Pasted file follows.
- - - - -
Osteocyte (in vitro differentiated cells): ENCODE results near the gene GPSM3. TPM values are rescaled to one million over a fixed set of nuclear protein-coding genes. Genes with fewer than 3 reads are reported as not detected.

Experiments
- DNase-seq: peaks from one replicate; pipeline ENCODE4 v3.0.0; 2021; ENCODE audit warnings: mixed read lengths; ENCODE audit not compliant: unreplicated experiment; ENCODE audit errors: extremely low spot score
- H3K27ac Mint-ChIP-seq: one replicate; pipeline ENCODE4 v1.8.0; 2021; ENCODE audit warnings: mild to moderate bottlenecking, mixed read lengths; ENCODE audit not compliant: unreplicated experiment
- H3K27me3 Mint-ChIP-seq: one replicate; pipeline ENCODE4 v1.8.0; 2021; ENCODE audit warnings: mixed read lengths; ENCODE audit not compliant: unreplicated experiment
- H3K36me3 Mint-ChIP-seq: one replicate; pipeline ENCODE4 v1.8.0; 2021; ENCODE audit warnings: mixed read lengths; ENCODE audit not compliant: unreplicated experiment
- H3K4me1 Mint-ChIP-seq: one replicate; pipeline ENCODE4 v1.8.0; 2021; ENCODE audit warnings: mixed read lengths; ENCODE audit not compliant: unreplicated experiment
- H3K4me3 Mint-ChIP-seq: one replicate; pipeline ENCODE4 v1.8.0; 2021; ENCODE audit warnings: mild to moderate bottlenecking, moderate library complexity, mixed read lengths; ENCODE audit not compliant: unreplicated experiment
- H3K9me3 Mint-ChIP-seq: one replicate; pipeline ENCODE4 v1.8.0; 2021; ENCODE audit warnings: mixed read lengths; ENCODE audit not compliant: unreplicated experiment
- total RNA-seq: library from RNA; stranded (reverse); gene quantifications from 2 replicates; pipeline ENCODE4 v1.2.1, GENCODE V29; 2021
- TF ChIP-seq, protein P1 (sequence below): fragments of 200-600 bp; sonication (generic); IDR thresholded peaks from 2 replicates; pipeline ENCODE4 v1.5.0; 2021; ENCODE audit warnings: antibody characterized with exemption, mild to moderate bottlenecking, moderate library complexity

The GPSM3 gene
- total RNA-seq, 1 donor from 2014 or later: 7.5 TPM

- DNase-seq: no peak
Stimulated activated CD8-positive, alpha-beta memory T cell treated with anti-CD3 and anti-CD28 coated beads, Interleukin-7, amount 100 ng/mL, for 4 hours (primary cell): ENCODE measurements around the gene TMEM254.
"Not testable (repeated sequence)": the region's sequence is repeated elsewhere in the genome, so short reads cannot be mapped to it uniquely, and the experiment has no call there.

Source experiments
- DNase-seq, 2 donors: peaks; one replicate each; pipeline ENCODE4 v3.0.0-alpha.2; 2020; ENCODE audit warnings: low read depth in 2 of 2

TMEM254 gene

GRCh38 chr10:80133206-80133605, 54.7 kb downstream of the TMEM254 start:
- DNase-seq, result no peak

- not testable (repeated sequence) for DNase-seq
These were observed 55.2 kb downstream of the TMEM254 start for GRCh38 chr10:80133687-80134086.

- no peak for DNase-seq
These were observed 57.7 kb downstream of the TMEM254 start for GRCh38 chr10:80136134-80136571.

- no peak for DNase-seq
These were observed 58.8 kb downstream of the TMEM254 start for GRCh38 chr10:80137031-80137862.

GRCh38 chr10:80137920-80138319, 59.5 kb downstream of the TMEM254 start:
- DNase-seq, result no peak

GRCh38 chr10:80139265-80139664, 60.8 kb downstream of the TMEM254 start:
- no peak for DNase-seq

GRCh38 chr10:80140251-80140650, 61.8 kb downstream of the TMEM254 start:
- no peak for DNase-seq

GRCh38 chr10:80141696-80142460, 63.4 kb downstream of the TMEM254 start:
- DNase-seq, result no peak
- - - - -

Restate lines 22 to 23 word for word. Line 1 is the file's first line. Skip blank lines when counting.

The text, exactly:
- not testable (repeated sequence) for DNase-seq
These were observed 55.2 kb downstream of the TMEM254 start for GRCh38 chr10:80133687-80134086.